Applicant says it delayed because it had first to exhaust local remedies. If


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this succour by the Applicant in so called exhaustion of local remedies is excusable in the Applicant's estimation it is certainly not so in a Court of law such as the present one. On the contrary it appears more to have been an abandonment of Applicant's rights and not that Applicant was bound to exhaust its own domestic remedies. Not every resort to any institution with similar interests or objectives, in this case the Lesotho Sports, Ministry of Sports and so forth, is exhaustion of domestic remedies. Domestic remedies mean, for a club or association, such procedures and channels as provided, for its members, in its own Constitution.


Indeed parties must exhaust all available local remedies before approaching the Court. In the case of Malefu Francina Letsielo v Ministry of Home Affairs and Others 1991-96 Vol.1 LLR 400 the following remark is found in the footnote:


"In a case in which Applicant had been interdicted by Acting Principal Secretary pending disciplinary proceedings before the P.S.C. The Court felt local remedies had not been exhausted before approaching the Court."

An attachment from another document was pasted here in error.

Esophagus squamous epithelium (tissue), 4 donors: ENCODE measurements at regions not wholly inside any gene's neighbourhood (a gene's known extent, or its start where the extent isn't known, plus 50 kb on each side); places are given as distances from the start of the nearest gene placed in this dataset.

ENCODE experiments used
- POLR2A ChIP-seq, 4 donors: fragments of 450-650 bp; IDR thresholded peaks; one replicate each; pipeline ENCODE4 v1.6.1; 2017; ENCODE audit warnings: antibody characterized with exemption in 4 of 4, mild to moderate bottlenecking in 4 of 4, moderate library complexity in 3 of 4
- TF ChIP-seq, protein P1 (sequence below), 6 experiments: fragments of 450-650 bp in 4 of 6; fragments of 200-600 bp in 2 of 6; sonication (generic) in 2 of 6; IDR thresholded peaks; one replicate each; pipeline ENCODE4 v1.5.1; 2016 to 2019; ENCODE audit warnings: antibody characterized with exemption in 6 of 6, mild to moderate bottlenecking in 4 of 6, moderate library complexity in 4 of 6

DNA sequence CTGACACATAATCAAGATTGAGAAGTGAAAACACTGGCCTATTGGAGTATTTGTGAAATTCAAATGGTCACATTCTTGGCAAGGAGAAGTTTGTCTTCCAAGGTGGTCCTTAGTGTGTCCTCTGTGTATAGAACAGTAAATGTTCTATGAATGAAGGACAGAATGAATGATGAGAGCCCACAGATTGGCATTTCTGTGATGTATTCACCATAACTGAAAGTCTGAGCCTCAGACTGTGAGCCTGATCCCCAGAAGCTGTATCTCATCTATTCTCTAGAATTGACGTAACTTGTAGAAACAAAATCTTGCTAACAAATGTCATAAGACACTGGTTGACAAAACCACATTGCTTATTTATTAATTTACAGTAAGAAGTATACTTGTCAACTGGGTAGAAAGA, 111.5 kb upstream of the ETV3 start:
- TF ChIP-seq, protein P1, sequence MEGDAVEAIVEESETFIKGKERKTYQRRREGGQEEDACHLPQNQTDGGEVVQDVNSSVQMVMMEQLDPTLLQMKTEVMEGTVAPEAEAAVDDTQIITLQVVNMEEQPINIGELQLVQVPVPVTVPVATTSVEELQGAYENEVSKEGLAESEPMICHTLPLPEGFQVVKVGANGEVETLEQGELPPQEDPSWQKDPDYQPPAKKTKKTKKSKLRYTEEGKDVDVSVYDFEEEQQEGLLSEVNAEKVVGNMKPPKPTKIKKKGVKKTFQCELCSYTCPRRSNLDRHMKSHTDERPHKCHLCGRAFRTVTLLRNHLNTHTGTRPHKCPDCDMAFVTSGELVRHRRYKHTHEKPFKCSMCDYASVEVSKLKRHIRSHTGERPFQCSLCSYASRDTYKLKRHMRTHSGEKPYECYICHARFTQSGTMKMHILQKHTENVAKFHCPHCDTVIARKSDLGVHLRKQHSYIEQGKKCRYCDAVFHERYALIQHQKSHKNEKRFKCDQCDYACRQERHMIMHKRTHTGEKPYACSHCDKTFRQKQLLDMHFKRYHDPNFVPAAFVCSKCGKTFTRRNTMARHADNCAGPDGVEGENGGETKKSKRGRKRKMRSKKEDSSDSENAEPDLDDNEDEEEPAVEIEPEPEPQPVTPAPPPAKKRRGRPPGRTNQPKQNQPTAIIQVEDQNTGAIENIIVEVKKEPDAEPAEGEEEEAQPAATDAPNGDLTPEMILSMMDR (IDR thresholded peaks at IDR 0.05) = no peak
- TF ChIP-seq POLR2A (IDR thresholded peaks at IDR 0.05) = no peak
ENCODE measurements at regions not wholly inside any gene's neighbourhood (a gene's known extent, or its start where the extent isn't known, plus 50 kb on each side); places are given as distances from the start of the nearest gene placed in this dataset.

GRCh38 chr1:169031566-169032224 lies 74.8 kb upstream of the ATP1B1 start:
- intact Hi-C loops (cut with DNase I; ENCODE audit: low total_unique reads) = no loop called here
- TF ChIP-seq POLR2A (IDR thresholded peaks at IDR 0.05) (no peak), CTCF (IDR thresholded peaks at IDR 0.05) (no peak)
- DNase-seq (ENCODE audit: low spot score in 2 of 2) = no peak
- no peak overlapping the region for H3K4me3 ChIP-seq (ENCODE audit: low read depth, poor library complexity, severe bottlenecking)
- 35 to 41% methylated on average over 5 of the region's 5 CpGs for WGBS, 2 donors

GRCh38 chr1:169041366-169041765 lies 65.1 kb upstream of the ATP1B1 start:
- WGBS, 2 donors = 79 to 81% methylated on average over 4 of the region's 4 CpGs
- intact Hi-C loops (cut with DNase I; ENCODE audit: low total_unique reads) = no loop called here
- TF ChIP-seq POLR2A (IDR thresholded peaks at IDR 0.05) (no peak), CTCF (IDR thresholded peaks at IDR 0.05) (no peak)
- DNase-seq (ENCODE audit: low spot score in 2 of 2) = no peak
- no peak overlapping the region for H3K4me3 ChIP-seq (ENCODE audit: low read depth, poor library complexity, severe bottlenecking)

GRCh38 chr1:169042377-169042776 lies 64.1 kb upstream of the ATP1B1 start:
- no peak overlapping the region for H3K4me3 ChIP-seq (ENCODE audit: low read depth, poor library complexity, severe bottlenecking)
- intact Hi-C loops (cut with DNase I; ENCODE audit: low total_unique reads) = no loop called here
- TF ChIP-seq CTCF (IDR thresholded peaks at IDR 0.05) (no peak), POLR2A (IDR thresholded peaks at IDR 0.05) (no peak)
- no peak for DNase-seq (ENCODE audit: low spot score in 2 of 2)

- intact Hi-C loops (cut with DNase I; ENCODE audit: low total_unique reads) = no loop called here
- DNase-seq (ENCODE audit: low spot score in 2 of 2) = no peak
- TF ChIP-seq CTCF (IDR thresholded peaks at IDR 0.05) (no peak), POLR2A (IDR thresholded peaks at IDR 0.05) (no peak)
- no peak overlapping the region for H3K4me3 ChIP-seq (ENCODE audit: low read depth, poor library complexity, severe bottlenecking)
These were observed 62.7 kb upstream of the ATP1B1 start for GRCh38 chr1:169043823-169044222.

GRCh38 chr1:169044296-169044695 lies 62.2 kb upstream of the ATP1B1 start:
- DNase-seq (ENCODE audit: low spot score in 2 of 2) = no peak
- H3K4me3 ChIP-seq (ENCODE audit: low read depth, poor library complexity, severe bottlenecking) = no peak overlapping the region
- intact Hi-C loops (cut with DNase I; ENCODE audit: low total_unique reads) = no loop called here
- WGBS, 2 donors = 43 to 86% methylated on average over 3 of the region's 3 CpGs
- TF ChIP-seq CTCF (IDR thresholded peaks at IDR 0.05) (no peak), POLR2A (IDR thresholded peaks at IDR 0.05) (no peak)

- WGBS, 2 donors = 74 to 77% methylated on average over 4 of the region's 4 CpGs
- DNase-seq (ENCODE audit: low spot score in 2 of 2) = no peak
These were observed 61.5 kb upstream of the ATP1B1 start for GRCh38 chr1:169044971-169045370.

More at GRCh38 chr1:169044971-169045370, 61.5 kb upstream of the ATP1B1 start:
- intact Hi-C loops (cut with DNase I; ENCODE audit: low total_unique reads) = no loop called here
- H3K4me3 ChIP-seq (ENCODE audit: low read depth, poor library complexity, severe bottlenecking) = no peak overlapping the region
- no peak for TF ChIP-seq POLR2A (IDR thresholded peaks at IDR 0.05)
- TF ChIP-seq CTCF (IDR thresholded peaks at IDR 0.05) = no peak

Kheola J (as he then was) has remarked in a matter involving a dispute over University results that:


"The available domestic remedies must first be exhausted lest the courts of law are accused of usurping the powers of the University.


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See Mohale v NUL 1982-84 LLR 302 at 308."


The same sentiments were expressed by Allen J in the case of Matjhego v NUL 1985-90 LLR 296 at 300-301. I endorse fully the view of the courts in the above mentioned cases. But what really are domestic remedies and why is exhaustion thereof a prerequisite to approaching the Courts?


The remedies are only referred to as domestic because they are within powers of the organ from which the complaint comes J. Erasmus et al in The Civil Practice of the Supreme Court of South Africa reaffirm this definition by referring to exhaustion of domestic remedies as;


"..............available to him in terms of the governing legislation or, in the case of a private organisation, in terms of the agreement between him and the organisation concerned. Erasmus et.al. 1999 Superior Court Practice Juta & Co at 31-381. See also Van Wynsen et.al. The Civil Practice of the Supreme Court of South Africa 1997 at p.41, vide foot note 58; Lenz Township Co. Pty (Ltd) v Lorentz No. 1961(2) SA 450 A".